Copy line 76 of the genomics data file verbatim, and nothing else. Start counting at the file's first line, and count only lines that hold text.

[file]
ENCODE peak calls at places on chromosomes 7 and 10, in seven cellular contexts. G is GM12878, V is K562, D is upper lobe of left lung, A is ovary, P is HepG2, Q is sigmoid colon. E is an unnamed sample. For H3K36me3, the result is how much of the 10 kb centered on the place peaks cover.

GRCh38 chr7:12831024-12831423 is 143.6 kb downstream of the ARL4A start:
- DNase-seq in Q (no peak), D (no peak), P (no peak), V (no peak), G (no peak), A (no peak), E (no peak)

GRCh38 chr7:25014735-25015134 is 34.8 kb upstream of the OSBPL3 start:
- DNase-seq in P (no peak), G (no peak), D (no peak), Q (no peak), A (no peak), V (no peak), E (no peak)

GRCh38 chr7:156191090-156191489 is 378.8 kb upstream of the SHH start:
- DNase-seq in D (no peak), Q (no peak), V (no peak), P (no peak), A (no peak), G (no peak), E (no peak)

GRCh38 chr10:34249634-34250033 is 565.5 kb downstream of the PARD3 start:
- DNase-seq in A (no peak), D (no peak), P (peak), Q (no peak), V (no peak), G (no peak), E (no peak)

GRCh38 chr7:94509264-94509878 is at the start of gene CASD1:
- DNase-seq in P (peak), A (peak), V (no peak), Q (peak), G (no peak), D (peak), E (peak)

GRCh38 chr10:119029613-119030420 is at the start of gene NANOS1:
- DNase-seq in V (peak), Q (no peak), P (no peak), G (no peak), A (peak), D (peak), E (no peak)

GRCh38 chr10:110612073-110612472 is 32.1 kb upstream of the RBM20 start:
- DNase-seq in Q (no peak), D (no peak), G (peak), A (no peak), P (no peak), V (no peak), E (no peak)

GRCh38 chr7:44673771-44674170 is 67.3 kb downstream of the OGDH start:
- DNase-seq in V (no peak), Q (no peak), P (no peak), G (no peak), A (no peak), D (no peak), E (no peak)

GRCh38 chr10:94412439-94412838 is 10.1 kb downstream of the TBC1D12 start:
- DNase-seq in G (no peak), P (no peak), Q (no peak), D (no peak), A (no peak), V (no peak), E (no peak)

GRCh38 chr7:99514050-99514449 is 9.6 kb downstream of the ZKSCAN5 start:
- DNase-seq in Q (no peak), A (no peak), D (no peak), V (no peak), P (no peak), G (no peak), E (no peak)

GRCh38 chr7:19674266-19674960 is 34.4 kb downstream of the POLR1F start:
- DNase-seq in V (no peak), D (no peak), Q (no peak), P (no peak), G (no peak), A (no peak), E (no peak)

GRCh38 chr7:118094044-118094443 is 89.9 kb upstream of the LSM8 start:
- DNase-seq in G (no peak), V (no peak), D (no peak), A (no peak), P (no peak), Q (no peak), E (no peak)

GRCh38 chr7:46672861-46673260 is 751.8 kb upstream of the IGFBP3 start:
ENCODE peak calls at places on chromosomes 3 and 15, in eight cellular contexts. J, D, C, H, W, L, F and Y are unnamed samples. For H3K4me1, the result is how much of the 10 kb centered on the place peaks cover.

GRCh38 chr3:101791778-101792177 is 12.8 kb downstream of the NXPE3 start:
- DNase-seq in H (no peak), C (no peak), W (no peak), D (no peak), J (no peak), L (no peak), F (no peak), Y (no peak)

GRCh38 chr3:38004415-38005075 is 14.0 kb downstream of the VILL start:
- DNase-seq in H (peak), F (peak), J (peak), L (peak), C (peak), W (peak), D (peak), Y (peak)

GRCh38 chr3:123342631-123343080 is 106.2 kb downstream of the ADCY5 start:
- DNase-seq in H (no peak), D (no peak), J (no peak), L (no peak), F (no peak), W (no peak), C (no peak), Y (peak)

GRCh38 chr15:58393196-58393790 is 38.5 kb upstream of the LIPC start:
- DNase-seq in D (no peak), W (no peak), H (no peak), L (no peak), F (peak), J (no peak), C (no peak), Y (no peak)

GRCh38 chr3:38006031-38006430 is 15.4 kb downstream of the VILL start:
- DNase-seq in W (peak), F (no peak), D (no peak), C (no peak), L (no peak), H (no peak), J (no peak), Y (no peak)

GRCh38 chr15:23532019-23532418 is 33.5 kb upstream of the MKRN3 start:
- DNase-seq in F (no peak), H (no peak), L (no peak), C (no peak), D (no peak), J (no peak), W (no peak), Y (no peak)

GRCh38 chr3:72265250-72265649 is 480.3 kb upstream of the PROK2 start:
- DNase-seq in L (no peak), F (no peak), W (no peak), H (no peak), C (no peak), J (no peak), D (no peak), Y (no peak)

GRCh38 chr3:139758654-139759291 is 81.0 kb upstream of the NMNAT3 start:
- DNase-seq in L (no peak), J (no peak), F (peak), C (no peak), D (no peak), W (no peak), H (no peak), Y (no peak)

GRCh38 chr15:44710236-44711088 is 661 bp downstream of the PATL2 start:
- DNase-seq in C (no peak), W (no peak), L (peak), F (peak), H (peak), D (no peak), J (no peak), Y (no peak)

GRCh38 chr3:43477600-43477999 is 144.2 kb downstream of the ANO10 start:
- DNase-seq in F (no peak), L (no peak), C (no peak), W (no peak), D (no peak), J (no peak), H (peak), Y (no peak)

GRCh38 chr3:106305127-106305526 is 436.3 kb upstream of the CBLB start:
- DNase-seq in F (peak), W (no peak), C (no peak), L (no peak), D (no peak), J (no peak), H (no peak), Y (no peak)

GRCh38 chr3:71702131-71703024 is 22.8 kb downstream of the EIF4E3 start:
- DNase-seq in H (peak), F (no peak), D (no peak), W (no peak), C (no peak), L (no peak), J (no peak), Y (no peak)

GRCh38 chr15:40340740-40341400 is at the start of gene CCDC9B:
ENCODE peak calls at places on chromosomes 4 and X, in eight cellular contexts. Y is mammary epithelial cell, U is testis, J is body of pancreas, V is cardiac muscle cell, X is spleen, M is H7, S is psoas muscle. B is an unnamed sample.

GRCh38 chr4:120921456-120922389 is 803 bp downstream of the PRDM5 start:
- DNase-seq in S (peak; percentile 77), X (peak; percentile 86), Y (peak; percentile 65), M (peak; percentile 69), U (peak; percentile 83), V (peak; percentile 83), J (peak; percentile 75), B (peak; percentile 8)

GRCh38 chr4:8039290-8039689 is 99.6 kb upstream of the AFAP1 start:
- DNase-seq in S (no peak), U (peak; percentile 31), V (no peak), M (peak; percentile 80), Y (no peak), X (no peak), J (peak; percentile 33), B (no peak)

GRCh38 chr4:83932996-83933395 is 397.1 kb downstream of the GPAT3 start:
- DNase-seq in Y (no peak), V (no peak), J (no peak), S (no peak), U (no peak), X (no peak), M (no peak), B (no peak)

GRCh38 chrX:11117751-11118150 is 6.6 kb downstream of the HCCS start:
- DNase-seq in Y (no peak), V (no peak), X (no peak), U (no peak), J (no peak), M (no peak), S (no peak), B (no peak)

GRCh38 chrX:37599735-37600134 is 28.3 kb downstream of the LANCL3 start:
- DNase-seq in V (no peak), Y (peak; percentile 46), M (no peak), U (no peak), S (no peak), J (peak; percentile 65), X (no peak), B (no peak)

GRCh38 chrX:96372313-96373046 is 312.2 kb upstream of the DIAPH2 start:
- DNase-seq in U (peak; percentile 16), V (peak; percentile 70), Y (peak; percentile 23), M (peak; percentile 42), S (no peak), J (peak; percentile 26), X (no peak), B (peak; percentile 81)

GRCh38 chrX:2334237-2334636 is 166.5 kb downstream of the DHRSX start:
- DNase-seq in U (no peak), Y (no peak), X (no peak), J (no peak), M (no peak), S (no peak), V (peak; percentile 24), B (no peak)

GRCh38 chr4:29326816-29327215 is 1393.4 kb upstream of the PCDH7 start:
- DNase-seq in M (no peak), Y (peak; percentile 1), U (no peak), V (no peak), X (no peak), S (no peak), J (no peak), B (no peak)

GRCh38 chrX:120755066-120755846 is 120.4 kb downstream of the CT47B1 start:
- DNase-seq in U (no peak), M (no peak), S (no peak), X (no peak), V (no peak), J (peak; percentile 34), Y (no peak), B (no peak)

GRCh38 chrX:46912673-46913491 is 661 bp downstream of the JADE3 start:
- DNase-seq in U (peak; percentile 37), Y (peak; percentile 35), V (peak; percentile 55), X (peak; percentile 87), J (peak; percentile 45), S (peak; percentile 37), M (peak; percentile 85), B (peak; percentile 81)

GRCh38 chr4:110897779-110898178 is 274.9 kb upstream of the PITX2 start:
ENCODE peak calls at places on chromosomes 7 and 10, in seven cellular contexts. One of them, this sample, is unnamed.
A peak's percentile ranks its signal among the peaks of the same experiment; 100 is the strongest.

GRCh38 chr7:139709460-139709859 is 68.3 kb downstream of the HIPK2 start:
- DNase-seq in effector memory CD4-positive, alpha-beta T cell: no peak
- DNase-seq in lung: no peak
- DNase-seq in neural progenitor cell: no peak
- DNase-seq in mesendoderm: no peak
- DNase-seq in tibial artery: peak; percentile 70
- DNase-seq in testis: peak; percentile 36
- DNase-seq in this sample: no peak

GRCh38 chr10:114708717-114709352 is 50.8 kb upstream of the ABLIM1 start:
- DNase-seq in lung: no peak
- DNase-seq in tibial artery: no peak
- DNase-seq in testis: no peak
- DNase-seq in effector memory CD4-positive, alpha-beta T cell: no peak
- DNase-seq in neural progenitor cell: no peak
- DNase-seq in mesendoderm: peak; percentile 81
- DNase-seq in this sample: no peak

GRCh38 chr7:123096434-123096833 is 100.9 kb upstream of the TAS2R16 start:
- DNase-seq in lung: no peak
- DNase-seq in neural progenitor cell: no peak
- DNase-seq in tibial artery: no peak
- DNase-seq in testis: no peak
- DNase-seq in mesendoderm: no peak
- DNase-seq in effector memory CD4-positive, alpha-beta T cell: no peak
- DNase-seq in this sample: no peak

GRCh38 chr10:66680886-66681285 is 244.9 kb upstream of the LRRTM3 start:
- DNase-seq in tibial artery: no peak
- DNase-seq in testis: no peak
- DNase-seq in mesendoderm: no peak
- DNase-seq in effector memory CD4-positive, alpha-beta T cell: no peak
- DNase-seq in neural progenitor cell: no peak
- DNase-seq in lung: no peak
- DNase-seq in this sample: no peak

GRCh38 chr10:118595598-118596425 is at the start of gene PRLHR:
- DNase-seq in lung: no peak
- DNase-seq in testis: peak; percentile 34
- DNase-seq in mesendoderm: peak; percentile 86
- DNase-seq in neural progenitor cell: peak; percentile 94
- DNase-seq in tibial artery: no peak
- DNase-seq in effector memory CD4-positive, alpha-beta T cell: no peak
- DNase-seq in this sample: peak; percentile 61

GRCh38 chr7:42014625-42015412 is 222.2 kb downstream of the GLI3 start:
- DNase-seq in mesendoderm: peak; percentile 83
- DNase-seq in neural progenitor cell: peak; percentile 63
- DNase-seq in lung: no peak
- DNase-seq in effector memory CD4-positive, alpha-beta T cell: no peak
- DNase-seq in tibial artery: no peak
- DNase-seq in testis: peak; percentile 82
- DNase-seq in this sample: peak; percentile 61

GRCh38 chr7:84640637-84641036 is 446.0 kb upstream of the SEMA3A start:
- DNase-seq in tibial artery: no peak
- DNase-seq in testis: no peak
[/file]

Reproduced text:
A peak's percentile ranks its signal among the peaks of the same experiment; 100 is the strongest.